Yes. That is how our journey started. With the news of a hurricane coming right our way.
After a good 5½-hour direct flight from Oakland, CA, we slowly start our descent, and, passing under the clouds, we start to see the beautiful dark red coast of Līhu’e, main city of Kaua’i island.
Turquoise and deep blue ocean, black lava rock, red soil, lush green landscapes … the paradise we see from our small window is enough to give our bodies a first adrenaline rush.
“- We’re here!!”
At the gate, we leave the A/C-ed plane to enter a new hot and humid environment. It is surprising at first, as we are used to cold and sterilized airports. Here, except for the ones between you and the tarmac, there are no windows, and you can feel and smell the wind.
“Welcome to the Garden Island” says the sign at the exit, and it really is how it feels.
We get our backpacks, and sit and wait for the bus that will bring us downtown. I am on the phone, checking my Couchsurfing messages, Tetyana is sewing, fixing my Tunisian fabric sandals.
My mind switches back to “planning mode” for a bit and reviews how the upcoming days will unfold, as if I need to remember and double-check:
- Day 1: get supplies and head to the North Shore, close to the trailhead. Sleep at Eli’s (CouchSurfer) ;
- Day 2, 3 & 4: hike the Kalalau trail. 11 miles one-way, strenuous, one of the 20 most dangerous hikes, but taking place in the middle of the untouched paradisiac nature named Nā Pali Coast. Camping ;
- Day 5 & 6: back to Līhu’e to get the rental car (would be silly to pay for the first four days while we will be hiking, and the car waiting on a parking lot), rest and explore the South Shore, while staying in Kōloa at Yvonne’s ;
- Day 7 & 8: Waimea Canyon and Koke’e State Park. Exploring the top of the island. Cool and humid conditions expected. Nothing but trails and nature. Camping ;
- Day 9: early packing, airport, fly to Big Island.
I pulled some hair off to make this itinerary, got lucky finding super late permits for Kalalau (they are very limited—60 permits per day, meaning 60 people per day authorized on the trail and campgrounds!— and usually get sold out up to a year in advance, found them 3 weeks before, a group probably cancelled, our luck), looking for hosts, messaging, finding activities …
Anyway! Let’s start our adventure!
Bad news come quickly. Eli, the guy who offered to host us for our first night on the island, has not replied yet and is unreachable. Phone in hand, I contact as many people as I can to find a last-minute shelter, as we ride the bus through the city.
We just have to make a quick stop at Walmart to get a can of isobutane for the camp stove, and we are supposed to head North, getting close to the Kalalau trailhead. Tomorrow, we will start hiking in supposedly the most beautiful landscapes we would have ever seen.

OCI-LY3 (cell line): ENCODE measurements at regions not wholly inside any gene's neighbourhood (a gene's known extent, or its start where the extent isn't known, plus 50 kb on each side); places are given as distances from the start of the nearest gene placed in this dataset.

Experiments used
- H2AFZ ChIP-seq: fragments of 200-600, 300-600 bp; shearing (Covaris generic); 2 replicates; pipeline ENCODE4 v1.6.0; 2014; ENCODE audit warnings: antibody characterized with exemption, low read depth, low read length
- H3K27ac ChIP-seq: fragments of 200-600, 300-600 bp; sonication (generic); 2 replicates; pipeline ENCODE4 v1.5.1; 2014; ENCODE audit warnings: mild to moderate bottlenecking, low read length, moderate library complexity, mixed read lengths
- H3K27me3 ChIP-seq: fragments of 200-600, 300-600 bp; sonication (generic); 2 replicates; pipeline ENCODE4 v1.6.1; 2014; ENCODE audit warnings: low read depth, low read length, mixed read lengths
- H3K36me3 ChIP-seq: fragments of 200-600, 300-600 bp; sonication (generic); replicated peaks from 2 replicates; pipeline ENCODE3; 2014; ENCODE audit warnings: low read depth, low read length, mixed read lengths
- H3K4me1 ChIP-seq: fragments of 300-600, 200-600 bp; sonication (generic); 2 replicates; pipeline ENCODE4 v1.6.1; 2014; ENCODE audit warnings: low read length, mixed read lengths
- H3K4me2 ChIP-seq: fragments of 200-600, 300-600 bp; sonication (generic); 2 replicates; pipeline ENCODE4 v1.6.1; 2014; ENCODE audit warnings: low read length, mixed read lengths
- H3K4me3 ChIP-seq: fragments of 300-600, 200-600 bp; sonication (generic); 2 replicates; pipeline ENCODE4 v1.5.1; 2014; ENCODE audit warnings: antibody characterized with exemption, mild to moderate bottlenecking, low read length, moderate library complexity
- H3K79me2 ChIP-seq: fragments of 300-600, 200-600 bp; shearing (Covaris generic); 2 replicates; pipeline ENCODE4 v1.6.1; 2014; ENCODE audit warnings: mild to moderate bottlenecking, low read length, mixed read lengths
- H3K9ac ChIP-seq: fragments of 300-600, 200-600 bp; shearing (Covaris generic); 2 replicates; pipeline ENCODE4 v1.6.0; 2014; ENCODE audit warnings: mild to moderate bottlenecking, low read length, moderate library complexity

Well. Walmart is out of gas. That’s our luck. We hitch-hike our first ride to reach Kukui Grove, another commercial area with a K-Mart. Out of supplies too. Well. Third and last option is Sport Authority, where we finally find the providential cans. The woman at the register is also the kindest, and generously applies all kinds of discounts on our purchase. “That 20% coupon, that other one” … even splitting the receipts so that coupons can be applied multiple times. Karma.
We get a beer from the local store in Kukui Grove, slowly and happily sip it (“we’re here! It’s happening!”), and eat our sandwiches, waiting for the bus 70 to Hanalei. The names here are amazingly beautiful.
We hop on, and a few stops later, a couple of young people boards and sits in front of us. She looks like she is from mainland, he is probably local. They have an argue, and he moves across the alley, to the opposite window. Bad words probably. He opens a case, and pulls a ukulele out, starts singing and playing.
We reach Fruit Stand, our first stop. We need to hitch-hike the last three miles to get to Chanterelle, a kind person who accepted for us to leave a bag at her place, while hiking.
But things got more complicated on the way. Heavy rain started. Not-your-everyday-rain. Tropical rain. Long. Heavy. Intense. Soaking showers.
A car finally stops to pick us up. Inside, a couple from Bulgaria with two adorable kids, and here they start speaking Russian to Tetyana. It is our first day on the island, it is their last day of vacation. Karma again.
They drop us right is front of Chanterelle’s house and wish us good luck.
We walk and pass the gate to discover an amazing house, surrounded by beautiful gardens, fountain and sculptures.
We are greeted welcome, and start conversing while re-packing for the next days.
Mahalo (thank you) and we get back on the highway (the highway here is a single lane each way following the shore) to hitch-hike to reach the end of the road.
That is something we are not really used to: “the end of the road”. While the island makes an almost-perfect circle, the highway doesn’t make a loop around, but more like an mirrored C shape, or a U (depends how you look at it). And the part where there is no road is where we are going, of course.